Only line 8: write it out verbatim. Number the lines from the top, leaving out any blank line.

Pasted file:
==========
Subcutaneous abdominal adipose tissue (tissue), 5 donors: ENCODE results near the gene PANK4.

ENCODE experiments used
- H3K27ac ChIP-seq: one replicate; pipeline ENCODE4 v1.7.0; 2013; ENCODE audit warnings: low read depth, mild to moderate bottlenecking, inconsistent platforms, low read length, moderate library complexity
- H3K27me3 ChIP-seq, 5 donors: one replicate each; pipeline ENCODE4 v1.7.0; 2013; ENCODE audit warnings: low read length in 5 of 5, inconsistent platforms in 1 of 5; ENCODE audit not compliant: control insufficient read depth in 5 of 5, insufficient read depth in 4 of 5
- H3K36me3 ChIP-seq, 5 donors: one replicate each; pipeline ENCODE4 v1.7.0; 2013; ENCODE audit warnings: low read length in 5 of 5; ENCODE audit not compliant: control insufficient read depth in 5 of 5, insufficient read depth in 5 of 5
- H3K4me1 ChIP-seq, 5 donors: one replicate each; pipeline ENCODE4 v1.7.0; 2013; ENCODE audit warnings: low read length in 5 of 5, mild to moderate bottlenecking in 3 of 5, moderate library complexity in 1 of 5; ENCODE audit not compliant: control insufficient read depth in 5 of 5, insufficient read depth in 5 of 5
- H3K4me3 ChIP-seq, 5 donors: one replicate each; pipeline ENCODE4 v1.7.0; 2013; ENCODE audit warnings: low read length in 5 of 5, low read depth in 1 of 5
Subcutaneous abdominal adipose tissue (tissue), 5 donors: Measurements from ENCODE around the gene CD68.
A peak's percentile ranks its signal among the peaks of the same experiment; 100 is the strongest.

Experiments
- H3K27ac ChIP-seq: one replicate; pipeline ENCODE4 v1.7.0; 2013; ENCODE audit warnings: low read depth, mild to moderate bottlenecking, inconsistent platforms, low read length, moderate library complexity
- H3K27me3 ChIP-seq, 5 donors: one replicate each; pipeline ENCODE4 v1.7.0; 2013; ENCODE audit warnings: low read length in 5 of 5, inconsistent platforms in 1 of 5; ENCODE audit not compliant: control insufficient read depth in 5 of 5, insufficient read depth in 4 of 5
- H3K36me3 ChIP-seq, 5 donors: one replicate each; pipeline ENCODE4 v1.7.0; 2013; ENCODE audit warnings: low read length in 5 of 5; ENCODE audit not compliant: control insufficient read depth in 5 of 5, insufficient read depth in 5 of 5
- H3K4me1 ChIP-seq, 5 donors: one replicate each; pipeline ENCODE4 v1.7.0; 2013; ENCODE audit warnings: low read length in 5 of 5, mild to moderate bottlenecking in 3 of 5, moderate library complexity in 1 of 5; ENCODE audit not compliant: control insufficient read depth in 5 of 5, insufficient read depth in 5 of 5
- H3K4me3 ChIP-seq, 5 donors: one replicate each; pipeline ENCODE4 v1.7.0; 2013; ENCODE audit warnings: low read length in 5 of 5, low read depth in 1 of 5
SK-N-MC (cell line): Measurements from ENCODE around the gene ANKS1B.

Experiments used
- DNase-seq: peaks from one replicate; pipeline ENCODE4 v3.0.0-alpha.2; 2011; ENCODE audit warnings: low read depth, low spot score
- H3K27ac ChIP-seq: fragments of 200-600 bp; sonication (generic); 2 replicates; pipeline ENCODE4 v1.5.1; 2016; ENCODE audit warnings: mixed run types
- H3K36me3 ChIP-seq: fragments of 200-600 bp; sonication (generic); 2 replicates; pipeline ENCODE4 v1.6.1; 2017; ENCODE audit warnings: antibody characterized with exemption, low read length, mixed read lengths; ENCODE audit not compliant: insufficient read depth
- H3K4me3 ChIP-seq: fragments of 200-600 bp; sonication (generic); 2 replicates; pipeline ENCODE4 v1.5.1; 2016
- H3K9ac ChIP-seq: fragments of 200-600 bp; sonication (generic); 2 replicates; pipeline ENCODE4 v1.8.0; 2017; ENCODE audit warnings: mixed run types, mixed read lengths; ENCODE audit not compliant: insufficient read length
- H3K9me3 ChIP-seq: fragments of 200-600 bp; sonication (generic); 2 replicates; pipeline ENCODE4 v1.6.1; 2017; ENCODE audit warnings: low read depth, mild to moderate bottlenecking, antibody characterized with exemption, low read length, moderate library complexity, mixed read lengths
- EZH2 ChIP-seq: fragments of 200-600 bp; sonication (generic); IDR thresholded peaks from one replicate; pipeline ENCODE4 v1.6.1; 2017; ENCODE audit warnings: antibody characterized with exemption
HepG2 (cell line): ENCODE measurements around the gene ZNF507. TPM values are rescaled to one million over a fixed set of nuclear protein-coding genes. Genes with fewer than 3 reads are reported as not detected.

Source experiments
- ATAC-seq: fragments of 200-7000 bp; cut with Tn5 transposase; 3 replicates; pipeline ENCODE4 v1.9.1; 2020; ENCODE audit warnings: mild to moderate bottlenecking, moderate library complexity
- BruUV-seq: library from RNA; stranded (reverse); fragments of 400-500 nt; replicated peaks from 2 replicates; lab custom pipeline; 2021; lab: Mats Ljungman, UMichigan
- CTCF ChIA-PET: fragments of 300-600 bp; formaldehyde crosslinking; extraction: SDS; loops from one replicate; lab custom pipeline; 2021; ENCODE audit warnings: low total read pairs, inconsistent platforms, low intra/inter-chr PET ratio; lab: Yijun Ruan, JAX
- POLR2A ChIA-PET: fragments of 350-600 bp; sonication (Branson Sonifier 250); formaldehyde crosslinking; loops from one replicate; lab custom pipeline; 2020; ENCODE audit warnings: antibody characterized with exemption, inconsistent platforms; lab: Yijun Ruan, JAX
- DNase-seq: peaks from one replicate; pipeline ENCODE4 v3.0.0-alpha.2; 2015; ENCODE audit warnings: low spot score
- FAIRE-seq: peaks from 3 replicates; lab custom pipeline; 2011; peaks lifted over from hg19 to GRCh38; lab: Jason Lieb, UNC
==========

Subcutaneous abdominal adipose tissue (tissue), 5 donors: Measurements from ENCODE around the gene CD68.